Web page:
{View as Webpage} • April 21, 2022
May 26, 2022
For almost 50 years, IDRA has advocated excellent schools for all students, using our proven model of community-centered advocacy and engagement. Our policy advocacy, educator training and research promotes equitable educational opportunities for all students, particularly students of color, immigrant students and those from communities with limited incomes in the U.S. South. IDRA’s work in 11 southern states and Washington, D.C. allows for a focused, robust and holistic approach to equitable policy and practice, and provides critical insights for federal policymakers.
In this edition, you will find IDRA’s statement about current efforts to challenge programs that ensure access to college for undocumented students, resources to address persistent digital inequities, information about IDRA’s new Youth Advisory Board, and updates about nationwide advocacy to ban corporal punishment in schools. 
The horrifying school shooting in Uvalde this week has shaken us all, in Texas and across the country. We are deeply saddened and angry for the young children, teachers, families and community whose lives have been changed in such a devastating way. 

Yet again, in the wake of a tragic school shooting, some policymakers are quickly proposing strategies that we know do not make schools safer, including increasing the presence of school police, bringing more weapons into classrooms and hardeningschools to the point that they feel more like prisons than learning environments.

We urge everyone to remember what school safety truly looks like and take meaningful steps to address gun violence across the country, ensure children and teachers have the resources and support they need in their schools and invest in strong, relationship-centered learning environments. IDRAs resources below focus on what it takes to build these environments, including after devastating violence.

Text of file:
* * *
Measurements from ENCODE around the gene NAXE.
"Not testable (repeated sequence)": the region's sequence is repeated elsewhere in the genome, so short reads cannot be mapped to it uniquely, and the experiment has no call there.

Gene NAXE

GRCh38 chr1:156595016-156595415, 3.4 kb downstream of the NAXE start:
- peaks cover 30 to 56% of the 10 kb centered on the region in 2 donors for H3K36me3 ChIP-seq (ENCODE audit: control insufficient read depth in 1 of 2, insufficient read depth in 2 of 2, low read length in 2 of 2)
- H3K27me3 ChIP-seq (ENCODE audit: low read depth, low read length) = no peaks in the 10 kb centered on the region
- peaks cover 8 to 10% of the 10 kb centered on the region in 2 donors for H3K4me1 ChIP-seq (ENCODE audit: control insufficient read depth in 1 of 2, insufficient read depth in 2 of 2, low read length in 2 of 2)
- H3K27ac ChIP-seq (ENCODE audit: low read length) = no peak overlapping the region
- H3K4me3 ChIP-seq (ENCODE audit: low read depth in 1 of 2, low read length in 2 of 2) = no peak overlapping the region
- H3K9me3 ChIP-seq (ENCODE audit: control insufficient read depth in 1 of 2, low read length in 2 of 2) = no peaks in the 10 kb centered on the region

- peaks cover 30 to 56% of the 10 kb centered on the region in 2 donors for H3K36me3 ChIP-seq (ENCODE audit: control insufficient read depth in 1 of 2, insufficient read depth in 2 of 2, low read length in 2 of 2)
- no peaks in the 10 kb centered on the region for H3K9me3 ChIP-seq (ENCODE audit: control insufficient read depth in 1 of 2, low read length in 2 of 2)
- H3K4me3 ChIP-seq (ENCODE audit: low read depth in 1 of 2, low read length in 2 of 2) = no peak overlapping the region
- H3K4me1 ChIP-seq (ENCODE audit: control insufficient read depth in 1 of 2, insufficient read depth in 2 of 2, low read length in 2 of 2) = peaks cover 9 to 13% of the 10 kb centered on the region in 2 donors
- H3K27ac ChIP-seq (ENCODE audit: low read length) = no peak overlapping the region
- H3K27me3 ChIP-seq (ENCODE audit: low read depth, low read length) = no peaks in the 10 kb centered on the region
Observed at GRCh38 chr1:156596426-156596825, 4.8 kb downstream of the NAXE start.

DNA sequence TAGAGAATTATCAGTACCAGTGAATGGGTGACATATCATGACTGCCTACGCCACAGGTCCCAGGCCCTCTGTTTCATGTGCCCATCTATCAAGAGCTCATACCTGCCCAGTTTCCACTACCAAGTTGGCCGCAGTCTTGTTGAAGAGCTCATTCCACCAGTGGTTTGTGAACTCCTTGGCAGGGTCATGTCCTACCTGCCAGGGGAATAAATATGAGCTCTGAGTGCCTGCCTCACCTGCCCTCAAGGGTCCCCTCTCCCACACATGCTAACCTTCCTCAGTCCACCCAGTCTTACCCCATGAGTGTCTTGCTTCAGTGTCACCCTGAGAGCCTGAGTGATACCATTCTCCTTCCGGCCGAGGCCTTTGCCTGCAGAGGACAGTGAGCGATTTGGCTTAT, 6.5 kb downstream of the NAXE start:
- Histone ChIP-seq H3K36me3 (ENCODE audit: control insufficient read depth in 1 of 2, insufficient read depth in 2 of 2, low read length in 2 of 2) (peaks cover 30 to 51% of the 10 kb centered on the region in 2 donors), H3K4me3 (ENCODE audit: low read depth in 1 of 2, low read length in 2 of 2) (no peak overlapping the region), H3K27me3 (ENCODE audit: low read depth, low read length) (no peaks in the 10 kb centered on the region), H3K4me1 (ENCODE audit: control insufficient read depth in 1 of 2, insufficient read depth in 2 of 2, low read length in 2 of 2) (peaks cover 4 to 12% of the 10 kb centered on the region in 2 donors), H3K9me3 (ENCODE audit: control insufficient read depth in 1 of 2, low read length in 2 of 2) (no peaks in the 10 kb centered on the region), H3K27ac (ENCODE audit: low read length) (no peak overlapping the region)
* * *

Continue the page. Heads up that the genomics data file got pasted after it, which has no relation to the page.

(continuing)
Supporting Students in the Wake of Violence – IDRA EAC-South Convening Panels in Broward County, Florida
  • Communities Helping Communities – Resources and Models for Community and Student Support, featuring school leaders from the Parkland and Charlottesville communities (2 videos)
  • Impact of Social Climate on Students in Schools, featuring the superintendent of an El Paso school district (1 video)

IDRA’s Impact of Mass Shootings on Schools - Classnotes Podcast Episode after El Paso, Parkland and Charlottesville

IDRA Denounces Court Ruling Jeopardizing Texas’ Dream Act 
In April, a federal judge ruled that federal immigration law preempts Texas’ in-state tuition statute and bars Texas colleges from charging out-of-state tuition to out-of-state U.S. citizens. In the case, Young Conservatives of Texas v. University of North Texas, the court sided with the plaintiffs in finding that all U.S. citizens, regardless of their connections to Texas, must be eligible for Texas’ in-state tuition rate at the University of North Texas.